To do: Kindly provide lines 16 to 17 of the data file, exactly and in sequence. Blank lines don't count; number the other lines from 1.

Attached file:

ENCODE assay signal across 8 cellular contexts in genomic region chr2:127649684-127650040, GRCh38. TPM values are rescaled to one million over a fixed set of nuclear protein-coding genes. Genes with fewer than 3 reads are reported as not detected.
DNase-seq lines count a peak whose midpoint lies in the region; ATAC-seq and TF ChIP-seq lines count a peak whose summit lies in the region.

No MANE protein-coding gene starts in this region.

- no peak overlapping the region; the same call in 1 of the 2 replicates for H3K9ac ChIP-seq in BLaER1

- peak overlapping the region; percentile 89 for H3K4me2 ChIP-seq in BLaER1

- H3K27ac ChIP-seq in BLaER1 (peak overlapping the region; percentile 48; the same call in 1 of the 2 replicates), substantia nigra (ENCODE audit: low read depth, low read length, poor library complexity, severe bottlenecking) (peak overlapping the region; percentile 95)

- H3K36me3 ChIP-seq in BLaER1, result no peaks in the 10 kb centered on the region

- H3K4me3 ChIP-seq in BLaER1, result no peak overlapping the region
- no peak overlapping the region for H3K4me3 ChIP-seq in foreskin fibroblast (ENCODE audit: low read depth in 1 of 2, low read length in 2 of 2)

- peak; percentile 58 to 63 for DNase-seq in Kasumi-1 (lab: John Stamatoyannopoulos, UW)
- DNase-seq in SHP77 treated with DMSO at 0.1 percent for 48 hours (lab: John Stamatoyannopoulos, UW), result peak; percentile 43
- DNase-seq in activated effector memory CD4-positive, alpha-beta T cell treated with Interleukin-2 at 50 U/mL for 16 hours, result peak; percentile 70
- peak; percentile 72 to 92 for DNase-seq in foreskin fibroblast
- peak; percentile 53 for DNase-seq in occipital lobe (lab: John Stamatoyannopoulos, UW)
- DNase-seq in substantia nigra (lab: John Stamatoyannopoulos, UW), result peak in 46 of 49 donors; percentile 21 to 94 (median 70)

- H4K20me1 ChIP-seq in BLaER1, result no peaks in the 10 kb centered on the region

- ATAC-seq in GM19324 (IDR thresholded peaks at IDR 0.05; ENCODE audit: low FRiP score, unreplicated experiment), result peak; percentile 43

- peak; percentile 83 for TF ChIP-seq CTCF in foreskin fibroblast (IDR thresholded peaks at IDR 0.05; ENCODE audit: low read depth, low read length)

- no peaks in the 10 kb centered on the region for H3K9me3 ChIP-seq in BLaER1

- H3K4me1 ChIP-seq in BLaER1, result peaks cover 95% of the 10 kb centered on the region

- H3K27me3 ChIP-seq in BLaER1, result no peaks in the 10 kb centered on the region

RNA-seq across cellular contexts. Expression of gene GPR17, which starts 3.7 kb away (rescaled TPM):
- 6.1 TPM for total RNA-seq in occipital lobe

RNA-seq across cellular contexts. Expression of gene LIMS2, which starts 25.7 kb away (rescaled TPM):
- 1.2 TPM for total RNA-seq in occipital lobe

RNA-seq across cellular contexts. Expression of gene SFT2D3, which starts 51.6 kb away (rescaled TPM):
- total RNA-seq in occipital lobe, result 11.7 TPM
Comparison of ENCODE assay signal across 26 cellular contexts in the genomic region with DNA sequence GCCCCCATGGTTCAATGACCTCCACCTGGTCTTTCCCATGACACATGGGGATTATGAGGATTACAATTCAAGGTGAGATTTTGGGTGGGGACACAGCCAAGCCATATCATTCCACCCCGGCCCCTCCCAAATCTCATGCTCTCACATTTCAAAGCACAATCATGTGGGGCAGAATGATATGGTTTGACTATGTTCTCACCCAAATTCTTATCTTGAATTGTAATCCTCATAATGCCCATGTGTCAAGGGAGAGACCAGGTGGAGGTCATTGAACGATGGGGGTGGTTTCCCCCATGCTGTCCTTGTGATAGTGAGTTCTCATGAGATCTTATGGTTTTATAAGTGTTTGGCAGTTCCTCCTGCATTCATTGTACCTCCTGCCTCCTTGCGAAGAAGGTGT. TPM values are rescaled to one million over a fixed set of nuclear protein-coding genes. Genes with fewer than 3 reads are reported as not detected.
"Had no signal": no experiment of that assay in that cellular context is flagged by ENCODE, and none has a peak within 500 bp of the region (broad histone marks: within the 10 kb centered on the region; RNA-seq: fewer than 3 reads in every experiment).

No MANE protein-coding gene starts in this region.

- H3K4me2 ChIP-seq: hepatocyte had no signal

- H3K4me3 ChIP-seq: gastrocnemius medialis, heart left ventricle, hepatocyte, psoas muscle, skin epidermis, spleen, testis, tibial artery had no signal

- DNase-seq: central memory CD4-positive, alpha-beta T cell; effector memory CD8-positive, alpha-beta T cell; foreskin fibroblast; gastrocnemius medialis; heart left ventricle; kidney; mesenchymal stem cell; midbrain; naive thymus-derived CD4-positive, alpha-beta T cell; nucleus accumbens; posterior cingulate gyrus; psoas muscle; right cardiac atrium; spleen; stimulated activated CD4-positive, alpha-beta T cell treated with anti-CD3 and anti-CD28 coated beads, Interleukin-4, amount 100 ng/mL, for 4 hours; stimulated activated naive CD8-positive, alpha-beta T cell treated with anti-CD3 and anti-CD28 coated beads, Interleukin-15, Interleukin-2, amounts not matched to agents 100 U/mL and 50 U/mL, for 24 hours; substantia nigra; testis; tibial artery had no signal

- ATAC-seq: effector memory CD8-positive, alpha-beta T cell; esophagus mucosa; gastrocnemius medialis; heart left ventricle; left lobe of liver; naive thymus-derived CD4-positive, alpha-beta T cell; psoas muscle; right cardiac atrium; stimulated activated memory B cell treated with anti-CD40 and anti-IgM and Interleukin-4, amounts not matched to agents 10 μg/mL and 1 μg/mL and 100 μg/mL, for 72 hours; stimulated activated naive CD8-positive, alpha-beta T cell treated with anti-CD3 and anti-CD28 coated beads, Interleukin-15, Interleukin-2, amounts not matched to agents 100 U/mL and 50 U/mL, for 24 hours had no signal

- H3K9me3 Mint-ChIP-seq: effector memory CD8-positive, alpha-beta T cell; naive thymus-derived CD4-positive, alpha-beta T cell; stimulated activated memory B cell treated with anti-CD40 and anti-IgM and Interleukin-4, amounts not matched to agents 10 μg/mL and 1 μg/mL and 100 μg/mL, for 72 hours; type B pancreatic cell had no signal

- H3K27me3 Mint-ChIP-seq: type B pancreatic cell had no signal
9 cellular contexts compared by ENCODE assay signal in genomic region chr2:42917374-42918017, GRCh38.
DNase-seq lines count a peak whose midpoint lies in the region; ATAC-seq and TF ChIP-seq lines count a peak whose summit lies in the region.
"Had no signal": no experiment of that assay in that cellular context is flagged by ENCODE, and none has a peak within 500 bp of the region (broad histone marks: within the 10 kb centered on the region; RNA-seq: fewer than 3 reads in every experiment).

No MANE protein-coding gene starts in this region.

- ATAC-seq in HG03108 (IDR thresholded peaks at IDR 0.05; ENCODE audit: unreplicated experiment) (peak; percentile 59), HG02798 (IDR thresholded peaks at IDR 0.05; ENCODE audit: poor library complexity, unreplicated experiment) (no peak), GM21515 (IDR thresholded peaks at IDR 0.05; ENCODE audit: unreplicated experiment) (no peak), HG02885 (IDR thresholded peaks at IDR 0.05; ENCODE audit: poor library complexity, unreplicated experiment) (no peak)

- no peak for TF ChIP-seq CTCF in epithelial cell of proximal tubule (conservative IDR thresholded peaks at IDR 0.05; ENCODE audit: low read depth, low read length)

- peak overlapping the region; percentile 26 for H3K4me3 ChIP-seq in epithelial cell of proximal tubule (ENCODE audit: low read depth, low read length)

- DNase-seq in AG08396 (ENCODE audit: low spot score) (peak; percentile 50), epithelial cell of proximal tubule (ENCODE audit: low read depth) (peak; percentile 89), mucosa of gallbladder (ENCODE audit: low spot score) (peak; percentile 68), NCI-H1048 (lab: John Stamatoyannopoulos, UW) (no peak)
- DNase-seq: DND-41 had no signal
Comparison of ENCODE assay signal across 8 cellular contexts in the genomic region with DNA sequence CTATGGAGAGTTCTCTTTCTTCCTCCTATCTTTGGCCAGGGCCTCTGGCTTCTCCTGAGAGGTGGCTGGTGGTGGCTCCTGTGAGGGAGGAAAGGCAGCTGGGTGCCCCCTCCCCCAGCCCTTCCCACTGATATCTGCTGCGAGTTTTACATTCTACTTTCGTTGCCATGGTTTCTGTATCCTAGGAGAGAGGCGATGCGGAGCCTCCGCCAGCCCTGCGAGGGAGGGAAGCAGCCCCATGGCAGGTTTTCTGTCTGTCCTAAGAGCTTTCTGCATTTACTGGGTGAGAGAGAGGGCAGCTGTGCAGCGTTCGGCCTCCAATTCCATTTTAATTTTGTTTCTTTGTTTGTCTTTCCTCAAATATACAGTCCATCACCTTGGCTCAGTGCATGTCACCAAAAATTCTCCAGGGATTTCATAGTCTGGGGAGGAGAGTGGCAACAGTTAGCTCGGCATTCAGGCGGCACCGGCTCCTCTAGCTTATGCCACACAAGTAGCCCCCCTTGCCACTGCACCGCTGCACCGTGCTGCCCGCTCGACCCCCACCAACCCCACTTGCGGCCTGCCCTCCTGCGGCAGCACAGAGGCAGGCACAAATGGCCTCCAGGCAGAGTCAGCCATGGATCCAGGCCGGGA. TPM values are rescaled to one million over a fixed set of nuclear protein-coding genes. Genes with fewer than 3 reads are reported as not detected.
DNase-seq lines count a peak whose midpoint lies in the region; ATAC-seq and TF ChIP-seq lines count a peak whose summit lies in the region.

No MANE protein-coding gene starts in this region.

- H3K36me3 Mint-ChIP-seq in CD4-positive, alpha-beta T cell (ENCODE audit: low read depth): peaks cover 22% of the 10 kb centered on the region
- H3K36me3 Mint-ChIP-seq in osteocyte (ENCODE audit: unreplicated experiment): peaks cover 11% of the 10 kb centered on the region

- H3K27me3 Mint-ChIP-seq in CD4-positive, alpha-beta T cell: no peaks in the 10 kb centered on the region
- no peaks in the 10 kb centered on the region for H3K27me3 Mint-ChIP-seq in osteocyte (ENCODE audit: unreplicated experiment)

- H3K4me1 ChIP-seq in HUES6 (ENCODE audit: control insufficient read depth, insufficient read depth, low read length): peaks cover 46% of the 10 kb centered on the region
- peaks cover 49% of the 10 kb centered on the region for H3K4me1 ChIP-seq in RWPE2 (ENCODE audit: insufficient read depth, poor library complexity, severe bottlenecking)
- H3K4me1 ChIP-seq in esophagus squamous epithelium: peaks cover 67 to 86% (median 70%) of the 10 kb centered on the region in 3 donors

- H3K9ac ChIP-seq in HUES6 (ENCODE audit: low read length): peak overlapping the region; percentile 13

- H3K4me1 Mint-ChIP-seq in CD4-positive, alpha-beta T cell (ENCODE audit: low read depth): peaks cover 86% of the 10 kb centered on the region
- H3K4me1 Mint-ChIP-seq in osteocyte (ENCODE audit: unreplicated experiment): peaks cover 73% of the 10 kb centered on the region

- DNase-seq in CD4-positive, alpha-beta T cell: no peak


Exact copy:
- H4K20me1 ChIP-seq in BLaER1, result no peaks in the 10 kb centered on the region

- ATAC-seq in GM19324 (IDR thresholded peaks at IDR 0.05; ENCODE audit: low FRiP score, unreplicated experiment), result peak; percentile 43